elements and sub-elements (which are evaluated) receive a COLOR / RISK rating. The element and sub-element inputs are then combined to provide an overall unit risk assessment which also uses the same COLOR / RISK rating.

    5. Listed below are the five elements and 55 sub-elements which will be evaluated as appropriate for each inspected site:

    Command and Administration

    Commander/GFR Responsibilities

    Documentation

    Contract Issues

    Operational Risk Management

    Teaming

    Inspection/Survey

    Special Interest Items

    Site Specific Items Flight Operations

    Flight Procedures

    Flight Crew Information File (FCIF) Program

    Crew/Non-Crew Approval

    Crew/Non-Crew Qualification

    Crew/Non-Crew Evaluation

    Crew/Non-Crew Currency

    Crew/Non-Crew Training

    Flight Operational Risk Management

    Flight Plans and Approval

    Local Operating Procedures (LOP)

    Flight Safety Ground Operations

    AMM Responsibilities

    Ground Procedures

    Tool Control

    Foreign Object Damage/Debris (FOD) Program

    Aircraft Ground Handling

    Aircraft Servicing

Training and Certification

    Ground Support Equipment (GSE)

    Engines and Auxiliary Power Unit (APU)

    Support Shops, Other (i.e. fabrication, welding, avionics, hydraulic/pneumatic, fuels, etc.)

    Life Support

    Hydraulic Fluid Handling

    Weight and Balance

    Egress Training

    Calibration Procedures

    Wheel and Tire

    Corrosion Control/Cleaning/Aircraft Paint

    Battery Handling

    Non-Destructive Inspection (NDI)

    Aircraft Security

    Oil Analysis/Handling

    Technical Publications and Aircraft Records Management

    Quality

    Quality Safety of Flight (SOF) Plan

    Quality SOF Awareness Quality SOF Examination Documentation

    Quality SOF Corrective Action Measures

    Quality SOF Data Quality Training Corrective Action Request (CAR) Program

    Safety

    Ground Safety General

    Fire Protection/Aircraft Rescue and Fire Fighting (ARFF)

    Mishap Program

    Severe Weather Plan

    Fuels Storage/Delivery/Maintenance

    Facilities

    HAZMAT and Explosives

6. The objectives of an AOI are:

    a. To analyze AO processes as part of an overall Operational Risk Management

    program; providing a forum for open discussion between the APT, the contractor,

    and the customer on where the government’s risks lie and what methods can be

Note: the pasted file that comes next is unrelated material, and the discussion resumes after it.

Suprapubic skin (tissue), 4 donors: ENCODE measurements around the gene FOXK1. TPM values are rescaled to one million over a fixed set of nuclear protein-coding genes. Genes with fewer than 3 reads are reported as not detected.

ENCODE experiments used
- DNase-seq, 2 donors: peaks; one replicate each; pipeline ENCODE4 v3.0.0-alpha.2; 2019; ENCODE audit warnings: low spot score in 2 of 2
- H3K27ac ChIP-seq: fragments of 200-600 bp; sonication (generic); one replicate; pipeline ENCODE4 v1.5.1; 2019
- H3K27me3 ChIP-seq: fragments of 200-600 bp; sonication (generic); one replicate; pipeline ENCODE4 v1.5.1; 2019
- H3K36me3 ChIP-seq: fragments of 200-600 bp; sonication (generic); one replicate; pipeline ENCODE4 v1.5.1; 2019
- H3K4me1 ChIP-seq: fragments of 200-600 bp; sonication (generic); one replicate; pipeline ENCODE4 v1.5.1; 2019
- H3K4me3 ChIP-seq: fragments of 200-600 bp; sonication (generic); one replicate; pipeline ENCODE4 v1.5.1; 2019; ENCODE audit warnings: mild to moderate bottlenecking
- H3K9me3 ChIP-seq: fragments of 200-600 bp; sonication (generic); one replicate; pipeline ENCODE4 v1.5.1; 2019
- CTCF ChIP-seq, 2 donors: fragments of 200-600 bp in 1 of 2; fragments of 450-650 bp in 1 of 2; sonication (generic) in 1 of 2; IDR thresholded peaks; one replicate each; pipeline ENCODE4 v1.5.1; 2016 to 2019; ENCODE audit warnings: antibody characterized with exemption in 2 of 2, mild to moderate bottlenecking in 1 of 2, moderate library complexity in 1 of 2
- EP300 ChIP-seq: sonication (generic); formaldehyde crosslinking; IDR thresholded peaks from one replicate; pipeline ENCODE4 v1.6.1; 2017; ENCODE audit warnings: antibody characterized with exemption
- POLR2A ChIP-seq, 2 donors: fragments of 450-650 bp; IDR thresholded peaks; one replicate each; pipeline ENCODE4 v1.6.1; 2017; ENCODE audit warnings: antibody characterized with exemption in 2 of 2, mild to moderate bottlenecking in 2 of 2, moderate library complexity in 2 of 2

employed to properly manage these risks.

    b. To ensure the government and contractor have pro-actively addressed risk in

    order to effectively and safely conduct ground and flight operations.

    c. To assist the CMO commander with flight operations to better understand how

    well and how effective the unit, the APT, and the contractor are teaming.

    d. To assist the DCMA-AO staff in assessing the organic health of a DCMA unit

    with aircraft contracts and their associated contractor.

    e. To assist the APT in conducting self assessments of their operations.

    f. To improve overall operations. In the short run, the goal of the AOI is to

    accurately analyze processes and then to take actions aimed at improving those

    processes or, if appropriate, passing on benchmark processes. In the long run, it is

    this process of analyzing operations and taking appropriate actions which will result

    in continuous process improvements which will be indicated by better mitigation of

    risk, reduced mishaps, and a better quality product delivered to customer. 7. Because programs evaluated by this AOI can serve as source material for the

    Government Flight Representative's (GFR) annual report to the contractor, the APT is

    highly encouraged to interact closely with the AOI team. Any write-ups found will be

    categorized as a) Contractor-Only, b) Government-Only, or c) Both Contractor and

    Government. Because write-ups are categorized in this way, the GFR can easily

    extract write-ups to be included in the annual contractor survey. While the AOI results

    are a snapshot in time, the APT is encouraged to collect and review the year-to-date

    surveys conducted of the contractor to provide a comprehensive report. As such, the

    following assistance is requested of the APT for the AOI.

    I request that the CMO/APT upload the following information to Risk Assessment AO

    Portal [project site hyperlink] NLT [date (45 days prior to AOI)]:

    a. Latest Annual Contractor Survey including a current Facility Data Sheet.

    b. Flight and Ground Procedures

    c. Summary of Corrective Action Request’s written (and associated resolutions)

    within the past 12 months.

    d. Summary of mishaps/incidents at site (regardless of monetary value or

    classification).

    e. Copy of the self-assessment of your site. (Due NLT 14 days prior to inspection)

    f. A one paragraph statement (Microsoft Word document) explaining the scope of